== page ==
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Elaine > David > Elaine.... Self Esteem 11

I would be happy to be "looped in" to any of the threads you are developing.  Besides being so interested in your goals, I find your directions and the way your mind handles them to be fascinating.

When you say
the question then becomes what modes of conscious participation will develop these faster than consciousness reflexes in ways that are intrinsically learning-oriented rather than mechanical?
I find myself quite curious as to how you might go about that.
May "the flow" be with you!


Its been a real pleasure to travel this space together. I think we are in deep sync accord. For me our next frontier is understanding how everything we are talking about here (self-esteem and learning to learn from the inside-out) runs very deep into the micro-time, faster than we are conscious of, reflexes that regulate our attention. As in reading where I describe one aspect of the process as:

To read well our minds must process letters into sounds, sounds into words, words into meanings and meanings into a stream of comprehensions faster then we can consciously participate in the process. This implies, as we are not evolutionarily adapted for reading, that we must learn mental reflexes or ‘scripts’ that will perform the unconscious processing for us. In order to develop these, faster-than-conscious-reflexes, we need ‘training’. The question is what kind of training?

I believe we learn to learn in similar ways - we develop unconscious reflexes that guide the process - the question then becomes what modes of conscious participation will develop these faster than consciousness reflexes in ways that are intrinsically learning-oriented rather than mechanical? With reading its easier because its comparatively static.

If you are interested in this thread I will loop you in as it develops.

Thanks so much dear lady - David

-----Original Message-----
From: Elaine King 
Sent: Sunday, March 17, 2002 2:05 PM
To: David Boulton
Cc: Gary David
Subject: Re: self-esteem

Hi Elaine,  
Thank you and it should be said that Gary and you have been the catalysts in this round - THANK YOU! I will be in this color again (magenta?)
Gary was the catalyst, and he is now remaining strangely silent.  Gary?  Silent?
. My belief is that the child's mind, in its own sometimes stumbling (and stuttering) way, is working to learn and to become whole and that it should be trusted.   Yes, and its even more important that we create environments in which children learn to tune and instrument a trust in their own 'minds'.  Children won't necessarily learn all they need to learn by proceeding exclusively from trusting themselves. There is a legitimate role for curriculum.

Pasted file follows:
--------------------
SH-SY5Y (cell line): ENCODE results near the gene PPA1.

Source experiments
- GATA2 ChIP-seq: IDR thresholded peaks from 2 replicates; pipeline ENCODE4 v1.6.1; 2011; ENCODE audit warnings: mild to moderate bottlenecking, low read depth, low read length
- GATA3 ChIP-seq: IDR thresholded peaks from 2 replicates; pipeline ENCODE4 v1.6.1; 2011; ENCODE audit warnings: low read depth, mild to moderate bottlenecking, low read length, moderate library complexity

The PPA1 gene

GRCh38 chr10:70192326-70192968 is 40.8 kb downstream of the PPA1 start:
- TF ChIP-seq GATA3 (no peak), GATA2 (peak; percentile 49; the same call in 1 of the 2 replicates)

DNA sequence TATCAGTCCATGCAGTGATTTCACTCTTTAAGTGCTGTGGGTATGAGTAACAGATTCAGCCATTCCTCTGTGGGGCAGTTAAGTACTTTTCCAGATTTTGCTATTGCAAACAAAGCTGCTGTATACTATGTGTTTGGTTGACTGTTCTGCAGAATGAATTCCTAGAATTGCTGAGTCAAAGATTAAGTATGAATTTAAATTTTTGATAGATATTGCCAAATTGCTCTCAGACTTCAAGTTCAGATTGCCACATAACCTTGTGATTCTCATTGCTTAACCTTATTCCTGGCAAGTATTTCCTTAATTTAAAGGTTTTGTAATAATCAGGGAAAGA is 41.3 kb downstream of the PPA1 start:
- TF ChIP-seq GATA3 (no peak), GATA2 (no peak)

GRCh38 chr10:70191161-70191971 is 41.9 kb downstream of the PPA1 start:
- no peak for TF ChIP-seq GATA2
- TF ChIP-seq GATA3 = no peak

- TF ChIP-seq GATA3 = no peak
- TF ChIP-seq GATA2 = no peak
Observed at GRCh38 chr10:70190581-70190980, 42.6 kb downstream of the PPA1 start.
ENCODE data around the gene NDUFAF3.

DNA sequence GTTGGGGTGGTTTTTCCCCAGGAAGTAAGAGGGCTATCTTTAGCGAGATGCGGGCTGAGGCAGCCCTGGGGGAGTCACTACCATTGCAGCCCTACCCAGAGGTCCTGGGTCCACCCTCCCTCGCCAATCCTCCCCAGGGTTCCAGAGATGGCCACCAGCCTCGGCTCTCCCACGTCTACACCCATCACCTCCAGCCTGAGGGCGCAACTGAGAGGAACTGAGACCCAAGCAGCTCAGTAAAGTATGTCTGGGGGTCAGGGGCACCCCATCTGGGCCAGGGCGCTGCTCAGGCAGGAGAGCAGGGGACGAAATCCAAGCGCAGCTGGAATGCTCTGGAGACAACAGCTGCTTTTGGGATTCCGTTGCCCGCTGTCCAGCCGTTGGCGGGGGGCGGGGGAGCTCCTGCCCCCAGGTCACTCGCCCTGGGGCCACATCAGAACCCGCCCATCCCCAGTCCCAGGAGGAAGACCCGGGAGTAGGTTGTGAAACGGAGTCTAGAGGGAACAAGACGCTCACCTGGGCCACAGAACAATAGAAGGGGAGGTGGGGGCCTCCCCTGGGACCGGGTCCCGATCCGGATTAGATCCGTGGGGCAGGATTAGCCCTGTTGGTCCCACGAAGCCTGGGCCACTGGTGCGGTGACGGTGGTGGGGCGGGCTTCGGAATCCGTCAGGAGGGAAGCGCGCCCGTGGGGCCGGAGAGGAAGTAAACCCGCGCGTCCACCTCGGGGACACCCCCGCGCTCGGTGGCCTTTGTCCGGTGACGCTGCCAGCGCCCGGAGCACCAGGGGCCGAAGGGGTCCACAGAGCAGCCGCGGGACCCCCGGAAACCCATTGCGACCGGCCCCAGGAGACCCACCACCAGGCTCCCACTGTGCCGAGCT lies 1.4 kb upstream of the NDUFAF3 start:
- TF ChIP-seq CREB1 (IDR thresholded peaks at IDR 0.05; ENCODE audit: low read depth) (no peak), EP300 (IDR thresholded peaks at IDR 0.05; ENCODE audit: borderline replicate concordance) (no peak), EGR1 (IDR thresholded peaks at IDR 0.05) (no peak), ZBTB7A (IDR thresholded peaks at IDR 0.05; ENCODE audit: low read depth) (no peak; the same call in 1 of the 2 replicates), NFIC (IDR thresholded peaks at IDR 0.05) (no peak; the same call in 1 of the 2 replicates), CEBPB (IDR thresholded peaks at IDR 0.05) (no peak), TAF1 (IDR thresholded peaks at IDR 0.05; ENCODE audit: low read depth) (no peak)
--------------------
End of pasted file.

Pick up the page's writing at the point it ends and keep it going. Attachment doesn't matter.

There is a legitimate role for stimulation in many areas of learning, and curriculum serves the purpose, at least for now. Without that, we could do away with teachers. I'm not about to get myself in that much trouble with my teacher friends, as well as with my daughter and sister-in-law.
 Though educators, and curriculum-planners, can sometimes be convinced, a teacher who faces far too many students every day, many of them too shamed to participate, feels quite differently. During the peak of  the self-esteem movement in the 60s and 70s, many classrooms and various types of curricula were designed to foster inside-out learning,  
I think this may have been true in spirit, it obviously is and was in the intention of teacher like you, however, I wonder if we ever went deep enough in our understanding of 'inside-out learning' more specifically the bottom line: healthy learning reflexes are developed in relation to the learner's participation in the flow of their learning - this happens in a time scape and at a level of subtlety we have been largely oblivious to - our curriculum needs to create gross navigational scaffolding and thereafter acknowledge, respond to learn from what learner's are needing to resource their ever more optimal participation from their inside-out experience. I think the problems are still mis-orientations. I understand that its a huge challenge to support so many learners at once - yet I think it can actually be made easier by coming from the orientation we are describing.